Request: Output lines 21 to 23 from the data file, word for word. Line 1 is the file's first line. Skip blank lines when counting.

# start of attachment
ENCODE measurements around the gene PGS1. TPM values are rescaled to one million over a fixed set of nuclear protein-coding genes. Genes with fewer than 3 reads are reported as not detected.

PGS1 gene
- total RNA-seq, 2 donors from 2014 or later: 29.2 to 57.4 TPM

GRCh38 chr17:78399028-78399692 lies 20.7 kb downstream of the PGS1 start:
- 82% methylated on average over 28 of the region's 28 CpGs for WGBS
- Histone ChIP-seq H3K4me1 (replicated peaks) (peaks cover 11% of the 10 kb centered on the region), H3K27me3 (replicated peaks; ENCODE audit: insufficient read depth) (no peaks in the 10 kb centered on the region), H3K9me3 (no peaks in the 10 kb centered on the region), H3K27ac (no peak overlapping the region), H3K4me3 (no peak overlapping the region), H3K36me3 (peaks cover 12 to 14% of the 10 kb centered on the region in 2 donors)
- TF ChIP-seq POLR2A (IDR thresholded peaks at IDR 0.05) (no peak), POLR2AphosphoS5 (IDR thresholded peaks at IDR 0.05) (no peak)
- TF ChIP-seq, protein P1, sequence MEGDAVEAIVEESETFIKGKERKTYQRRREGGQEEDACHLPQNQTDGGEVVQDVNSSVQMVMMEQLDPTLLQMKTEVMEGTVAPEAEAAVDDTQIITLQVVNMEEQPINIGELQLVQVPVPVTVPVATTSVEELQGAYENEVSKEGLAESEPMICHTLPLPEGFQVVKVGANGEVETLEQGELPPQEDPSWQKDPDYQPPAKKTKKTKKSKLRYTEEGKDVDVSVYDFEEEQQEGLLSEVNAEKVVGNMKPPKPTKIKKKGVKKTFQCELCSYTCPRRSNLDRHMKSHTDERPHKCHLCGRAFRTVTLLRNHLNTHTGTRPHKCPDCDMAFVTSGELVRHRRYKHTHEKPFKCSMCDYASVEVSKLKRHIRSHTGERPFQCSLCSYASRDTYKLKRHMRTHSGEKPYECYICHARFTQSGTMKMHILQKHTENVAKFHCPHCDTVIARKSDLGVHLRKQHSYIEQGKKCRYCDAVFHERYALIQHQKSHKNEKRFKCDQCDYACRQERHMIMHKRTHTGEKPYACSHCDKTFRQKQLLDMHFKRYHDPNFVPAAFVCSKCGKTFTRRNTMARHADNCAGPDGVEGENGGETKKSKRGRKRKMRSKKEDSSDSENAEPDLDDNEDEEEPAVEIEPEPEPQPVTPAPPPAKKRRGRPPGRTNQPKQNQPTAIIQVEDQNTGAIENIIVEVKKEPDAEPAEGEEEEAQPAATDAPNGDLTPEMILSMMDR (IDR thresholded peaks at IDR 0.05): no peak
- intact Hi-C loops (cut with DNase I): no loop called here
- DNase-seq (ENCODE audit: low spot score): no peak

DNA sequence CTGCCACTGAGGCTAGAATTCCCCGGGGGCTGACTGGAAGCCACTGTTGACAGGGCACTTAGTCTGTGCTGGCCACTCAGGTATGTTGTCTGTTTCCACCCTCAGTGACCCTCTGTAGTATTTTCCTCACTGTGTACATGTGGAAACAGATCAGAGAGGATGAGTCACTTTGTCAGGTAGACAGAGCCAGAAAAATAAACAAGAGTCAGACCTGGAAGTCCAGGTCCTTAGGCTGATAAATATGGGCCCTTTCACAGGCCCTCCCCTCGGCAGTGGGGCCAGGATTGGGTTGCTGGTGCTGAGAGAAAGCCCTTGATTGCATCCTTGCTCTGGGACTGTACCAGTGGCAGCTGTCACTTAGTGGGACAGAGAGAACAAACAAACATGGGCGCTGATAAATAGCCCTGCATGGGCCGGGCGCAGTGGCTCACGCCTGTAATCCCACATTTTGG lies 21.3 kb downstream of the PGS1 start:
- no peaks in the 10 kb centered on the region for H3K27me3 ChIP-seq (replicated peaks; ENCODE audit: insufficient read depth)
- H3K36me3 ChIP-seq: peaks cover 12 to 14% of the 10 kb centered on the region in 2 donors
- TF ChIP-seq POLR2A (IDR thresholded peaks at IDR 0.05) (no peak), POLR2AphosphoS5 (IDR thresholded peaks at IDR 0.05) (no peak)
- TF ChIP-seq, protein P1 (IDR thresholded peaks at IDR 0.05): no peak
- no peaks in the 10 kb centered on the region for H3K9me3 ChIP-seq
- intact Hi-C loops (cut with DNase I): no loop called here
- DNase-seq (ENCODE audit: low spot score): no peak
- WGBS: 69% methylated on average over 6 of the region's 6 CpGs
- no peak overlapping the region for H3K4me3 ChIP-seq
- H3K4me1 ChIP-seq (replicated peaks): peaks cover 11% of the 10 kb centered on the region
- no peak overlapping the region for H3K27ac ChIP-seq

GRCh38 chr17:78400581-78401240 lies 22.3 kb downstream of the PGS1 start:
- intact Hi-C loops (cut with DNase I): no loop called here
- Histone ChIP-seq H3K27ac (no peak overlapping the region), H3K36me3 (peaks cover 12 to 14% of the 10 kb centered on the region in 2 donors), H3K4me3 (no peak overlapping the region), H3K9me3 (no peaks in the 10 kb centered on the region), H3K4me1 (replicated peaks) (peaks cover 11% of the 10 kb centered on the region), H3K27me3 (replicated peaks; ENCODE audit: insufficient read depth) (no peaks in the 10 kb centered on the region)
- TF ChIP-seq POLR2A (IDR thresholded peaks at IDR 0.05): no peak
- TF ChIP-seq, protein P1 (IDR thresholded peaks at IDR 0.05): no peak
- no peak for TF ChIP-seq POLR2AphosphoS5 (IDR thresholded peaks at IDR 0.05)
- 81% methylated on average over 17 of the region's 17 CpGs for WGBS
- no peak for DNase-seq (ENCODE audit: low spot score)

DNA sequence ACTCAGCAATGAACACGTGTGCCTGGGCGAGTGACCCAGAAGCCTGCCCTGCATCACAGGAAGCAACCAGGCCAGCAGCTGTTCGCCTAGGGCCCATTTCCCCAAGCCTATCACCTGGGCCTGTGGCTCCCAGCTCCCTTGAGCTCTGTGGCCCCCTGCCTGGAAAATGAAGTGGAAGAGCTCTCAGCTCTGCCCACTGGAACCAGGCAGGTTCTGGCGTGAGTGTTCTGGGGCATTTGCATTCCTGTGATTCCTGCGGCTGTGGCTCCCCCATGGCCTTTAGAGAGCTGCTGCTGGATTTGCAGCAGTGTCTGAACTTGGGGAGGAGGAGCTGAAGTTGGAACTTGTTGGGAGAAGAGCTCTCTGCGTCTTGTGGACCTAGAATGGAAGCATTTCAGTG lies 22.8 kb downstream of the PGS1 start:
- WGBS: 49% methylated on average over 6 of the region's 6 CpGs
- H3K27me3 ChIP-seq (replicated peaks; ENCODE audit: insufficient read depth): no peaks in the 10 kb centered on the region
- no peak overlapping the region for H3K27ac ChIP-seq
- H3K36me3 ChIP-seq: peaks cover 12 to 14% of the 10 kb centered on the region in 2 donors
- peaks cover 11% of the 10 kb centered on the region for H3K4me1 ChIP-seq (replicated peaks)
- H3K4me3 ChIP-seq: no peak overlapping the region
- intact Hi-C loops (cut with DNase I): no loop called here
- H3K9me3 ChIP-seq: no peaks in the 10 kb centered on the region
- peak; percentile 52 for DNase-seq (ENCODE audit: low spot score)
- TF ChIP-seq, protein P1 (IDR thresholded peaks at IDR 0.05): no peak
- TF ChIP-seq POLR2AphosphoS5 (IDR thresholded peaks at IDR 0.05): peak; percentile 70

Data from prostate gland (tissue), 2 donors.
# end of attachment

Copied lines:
- H3K4me1 ChIP-seq (replicated peaks): peaks cover 11% of the 10 kb centered on the region
- no peak overlapping the region for H3K27ac ChIP-seq

GRCh38 chr17:78400581-78401240 lies 22.3 kb downstream of the PGS1 start: